Sceptics as either doubter, cynic or a person who believes the worst about people or the outcome of events, perhaps may swear that they do not believe in anything, but already by swearing they confess a certain believe. It is their belief that there is doubt about all the many religious sayings, myths, supernatural or “paranormal” beliefs. More than one cynic believes that people always act selfishly and that people are malformed by their upbringing and cultural environment..

 Organizers of the “Open Hearts, Open Minds” conference at an Oct. 15 press conference: from left, Frances Kissling of the University of Pennsylvania, Peter Singer of Princeton, Jennifer Miller of Bioethics International, and Charles Camosy of Fordham.

Organizers of the “Open Hearts, Open Minds” conference at an Oct. 15 press conference: from left, Frances Kissling of the University of Pennsylvania, Peter Singer of Princeton, Jennifer Miller of Bioethics International, and Charles Camosy of Fordham.

Charles Camosy, who teaches Christian ethics at Fordham University in New York City may find those who give criticism, those who go against somebody his thoughts, are justified to do so, and we should understand that they sometimes react in ways we would not expect. His academic work focuses in biomedical ethics, but he is also very interested in the confluence of ethics, theology and politics in our public sphere more broadly.

In his work the Roman Catholic got confronted with many opinions. He did not mind to look at discussable subjects, like we would like to tackle on this platform. As such he has spent considerable time working to find ways to dial down the polarization in our public sphere and fruitfully engage difficult issues like abortion, euthanasia, treatment of non-human animals, and health care distribution.

According to him and us, the key of understanding and ability to talk about such subjects is to be open for an other opinion and to have

intellectual solidarity with those who think differently.

In his second book Camosy engages the first sustained and fruitful conversation between Peter Singer and Christian ethics — and once again considers a wide variety of bioethical and social issues. As a non-typical Catholic moral theologian he questions how Singer can push Catholic ethics to greater depth and how Catholic ethics can push Peter Singer to greater depth. For example, on the issue of abortion, the differences appear insurmountable. Singer not only holds that abortion can be morally licit but also infanticide.

In Camosy his work he points out several areas of commonality, and that is what many Christians overlook. Being part of the same body, the Body of Christ, using the same book as their base, the Bible, they should have more things in common or otherwise it would be clear that they are not following their so called teacher Jesus of Nazareth.

Camosy says that online discussions about religion are difficult because they are not in person. Tone and nuance gets lost online.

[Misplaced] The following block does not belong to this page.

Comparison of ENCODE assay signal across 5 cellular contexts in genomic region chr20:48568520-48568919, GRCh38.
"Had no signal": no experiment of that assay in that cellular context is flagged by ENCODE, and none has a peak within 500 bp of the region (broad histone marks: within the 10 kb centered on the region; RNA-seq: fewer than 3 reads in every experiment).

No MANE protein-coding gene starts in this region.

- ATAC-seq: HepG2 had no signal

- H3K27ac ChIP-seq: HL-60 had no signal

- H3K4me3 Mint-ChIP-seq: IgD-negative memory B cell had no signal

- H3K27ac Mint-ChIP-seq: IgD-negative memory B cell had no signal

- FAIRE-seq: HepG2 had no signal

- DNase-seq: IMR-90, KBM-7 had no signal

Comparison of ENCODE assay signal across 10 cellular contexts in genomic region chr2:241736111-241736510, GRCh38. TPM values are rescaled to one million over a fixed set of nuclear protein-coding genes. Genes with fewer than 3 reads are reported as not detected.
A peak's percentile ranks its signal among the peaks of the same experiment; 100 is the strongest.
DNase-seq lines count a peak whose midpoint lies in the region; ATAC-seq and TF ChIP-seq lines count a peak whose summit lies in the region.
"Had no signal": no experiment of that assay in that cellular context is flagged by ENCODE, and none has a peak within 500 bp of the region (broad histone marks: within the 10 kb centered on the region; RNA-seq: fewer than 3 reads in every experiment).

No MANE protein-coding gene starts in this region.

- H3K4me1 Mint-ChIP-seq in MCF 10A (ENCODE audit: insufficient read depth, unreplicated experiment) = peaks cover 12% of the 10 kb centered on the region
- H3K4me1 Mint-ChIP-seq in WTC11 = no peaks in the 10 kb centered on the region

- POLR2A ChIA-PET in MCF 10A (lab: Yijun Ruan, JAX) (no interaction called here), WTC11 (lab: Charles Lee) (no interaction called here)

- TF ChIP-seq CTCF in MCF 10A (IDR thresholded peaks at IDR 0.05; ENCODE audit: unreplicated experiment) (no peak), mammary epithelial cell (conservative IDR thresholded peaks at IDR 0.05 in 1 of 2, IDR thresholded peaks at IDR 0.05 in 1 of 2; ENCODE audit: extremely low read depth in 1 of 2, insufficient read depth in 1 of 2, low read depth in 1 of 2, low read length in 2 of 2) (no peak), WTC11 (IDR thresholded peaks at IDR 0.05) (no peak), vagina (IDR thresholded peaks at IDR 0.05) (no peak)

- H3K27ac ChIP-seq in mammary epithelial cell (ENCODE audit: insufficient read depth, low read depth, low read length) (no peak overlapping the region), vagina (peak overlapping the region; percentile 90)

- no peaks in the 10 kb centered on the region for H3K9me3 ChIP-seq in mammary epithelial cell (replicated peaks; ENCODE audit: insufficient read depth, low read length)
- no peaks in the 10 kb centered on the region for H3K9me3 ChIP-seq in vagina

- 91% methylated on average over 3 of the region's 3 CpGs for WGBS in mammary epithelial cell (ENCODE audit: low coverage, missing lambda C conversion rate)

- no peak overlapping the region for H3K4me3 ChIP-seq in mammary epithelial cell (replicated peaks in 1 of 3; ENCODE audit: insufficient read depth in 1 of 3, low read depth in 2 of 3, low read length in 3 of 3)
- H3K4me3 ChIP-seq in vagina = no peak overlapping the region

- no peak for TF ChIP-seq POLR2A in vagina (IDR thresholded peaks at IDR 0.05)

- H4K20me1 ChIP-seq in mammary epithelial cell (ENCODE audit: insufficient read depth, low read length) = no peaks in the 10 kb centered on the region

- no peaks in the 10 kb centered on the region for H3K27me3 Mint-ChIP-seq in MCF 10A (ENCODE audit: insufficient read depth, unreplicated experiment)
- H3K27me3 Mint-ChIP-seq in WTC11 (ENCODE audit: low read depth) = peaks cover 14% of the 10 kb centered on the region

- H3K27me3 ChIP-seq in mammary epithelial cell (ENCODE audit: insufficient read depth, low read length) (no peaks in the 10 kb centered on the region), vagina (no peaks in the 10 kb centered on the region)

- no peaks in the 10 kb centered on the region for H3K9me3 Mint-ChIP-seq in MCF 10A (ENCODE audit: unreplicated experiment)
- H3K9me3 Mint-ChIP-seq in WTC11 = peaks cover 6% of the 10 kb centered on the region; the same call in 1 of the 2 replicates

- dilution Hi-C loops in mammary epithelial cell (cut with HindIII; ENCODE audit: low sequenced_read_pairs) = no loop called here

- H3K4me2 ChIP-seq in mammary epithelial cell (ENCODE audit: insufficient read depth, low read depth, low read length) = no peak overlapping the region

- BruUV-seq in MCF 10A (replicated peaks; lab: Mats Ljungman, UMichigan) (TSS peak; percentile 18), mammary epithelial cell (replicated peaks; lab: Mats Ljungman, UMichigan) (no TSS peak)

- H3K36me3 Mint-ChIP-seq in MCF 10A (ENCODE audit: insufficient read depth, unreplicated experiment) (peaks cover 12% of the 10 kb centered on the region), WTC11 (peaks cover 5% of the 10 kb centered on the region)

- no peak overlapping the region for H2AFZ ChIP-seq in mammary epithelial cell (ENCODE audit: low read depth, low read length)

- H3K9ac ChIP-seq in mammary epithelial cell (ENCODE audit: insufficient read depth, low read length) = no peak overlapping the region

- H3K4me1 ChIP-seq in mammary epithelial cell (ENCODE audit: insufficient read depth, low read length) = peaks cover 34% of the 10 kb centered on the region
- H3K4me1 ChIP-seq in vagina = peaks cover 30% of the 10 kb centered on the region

“You can’t look them in the face,” he said. “You can’t shake their hand or give a hug. You find it very difficult to have that sort of embodied trust.”

According to John Blake who witnessed some of the nastiest religious arguments online

It’s too bad that many of the exchanges between atheists and people of faith in our comments section don’t follow the same script.

He gets the source of frustration for some atheists.

They have longed been caricatured by people of faith as moral degenerates who don’t care about morality. Some of them, in turn, have caricatured people of faith as weak-minded hypocrites who believe in fairy tales.

Whatever a person may believe or how he may look at those who believe certain things, he should know that everybody may have a field in which he may know a lot. We should know that we can not know everything and can not have enough knowledge in the many fields of science. For many it is difficult to accept that there is a limit to knowledge also for themselves.

To debate about religion should not mean to go to war against those who think differently. In case we are interested in religion we may encounter some extreme interpretations and reactions, knowing that many thoughts come from the emotional heart.

In interviews after the Rutgers event, Singer and Camosy each gave the same answer: dogmatism. Camosy elaborates:

Furthermore, I think most disagreement comes – not from differences in evidence in argument – but because of social or emotive reasons. Someone is turned off by a group of people who hold a particular view, or part of their self-identity comes from not being like another group, and thus the arguments are built on top of that first principle as to why such a group holds mistaken views. And so on.

James Goodrich writes:

We would be naïve to think that there aren’t overly dogmatic persons or those who define themselves by their opposition in both camps. Given this thought, could it be the case that we ourselves, in some sense, are responsible for a lack of ethical progress? Could progress be made if we all were all actually able to sit down together with open minds and our best arguments? I think it’s not irrational to be hopeful. It is unlikely that we can completely do away with some level of dogmatism, but if the reason disagreement persists is in part due to social reasons, then perhaps given enough time progress is indeed obtainable.